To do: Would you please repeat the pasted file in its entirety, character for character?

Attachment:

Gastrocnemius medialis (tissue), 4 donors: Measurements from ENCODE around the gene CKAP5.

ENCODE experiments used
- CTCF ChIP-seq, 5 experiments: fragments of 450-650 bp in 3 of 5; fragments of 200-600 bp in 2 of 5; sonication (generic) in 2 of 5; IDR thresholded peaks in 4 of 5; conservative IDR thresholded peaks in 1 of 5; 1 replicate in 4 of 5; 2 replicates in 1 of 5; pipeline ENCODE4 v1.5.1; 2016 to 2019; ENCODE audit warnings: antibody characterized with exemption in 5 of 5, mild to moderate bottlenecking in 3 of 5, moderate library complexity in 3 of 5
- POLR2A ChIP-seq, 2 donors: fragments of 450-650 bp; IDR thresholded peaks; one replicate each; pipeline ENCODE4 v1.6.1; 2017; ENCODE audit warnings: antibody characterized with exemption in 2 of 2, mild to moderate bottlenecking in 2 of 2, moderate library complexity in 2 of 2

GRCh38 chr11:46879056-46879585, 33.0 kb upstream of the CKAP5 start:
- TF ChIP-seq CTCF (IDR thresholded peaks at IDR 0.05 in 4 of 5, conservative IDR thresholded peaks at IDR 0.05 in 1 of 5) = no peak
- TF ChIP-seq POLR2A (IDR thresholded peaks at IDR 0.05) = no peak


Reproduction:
Gastrocnemius medialis (tissue), 4 donors: Measurements from ENCODE around the gene CKAP5.

ENCODE experiments used
- CTCF ChIP-seq, 5 experiments: fragments of 450-650 bp in 3 of 5; fragments of 200-600 bp in 2 of 5; sonication (generic) in 2 of 5; IDR thresholded peaks in 4 of 5; conservative IDR thresholded peaks in 1 of 5; 1 replicate in 4 of 5; 2 replicates in 1 of 5; pipeline ENCODE4 v1.5.1; 2016 to 2019; ENCODE audit warnings: antibody characterized with exemption in 5 of 5, mild to moderate bottlenecking in 3 of 5, moderate library complexity in 3 of 5
- POLR2A ChIP-seq, 2 donors: fragments of 450-650 bp; IDR thresholded peaks; one replicate each; pipeline ENCODE4 v1.6.1; 2017; ENCODE audit warnings: antibody characterized with exemption in 2 of 2, mild to moderate bottlenecking in 2 of 2, moderate library complexity in 2 of 2

GRCh38 chr11:46879056-46879585, 33.0 kb upstream of the CKAP5 start:
- TF ChIP-seq CTCF (IDR thresholded peaks at IDR 0.05 in 4 of 5, conservative IDR thresholded peaks at IDR 0.05 in 1 of 5) = no peak
- TF ChIP-seq POLR2A (IDR thresholded peaks at IDR 0.05) = no peak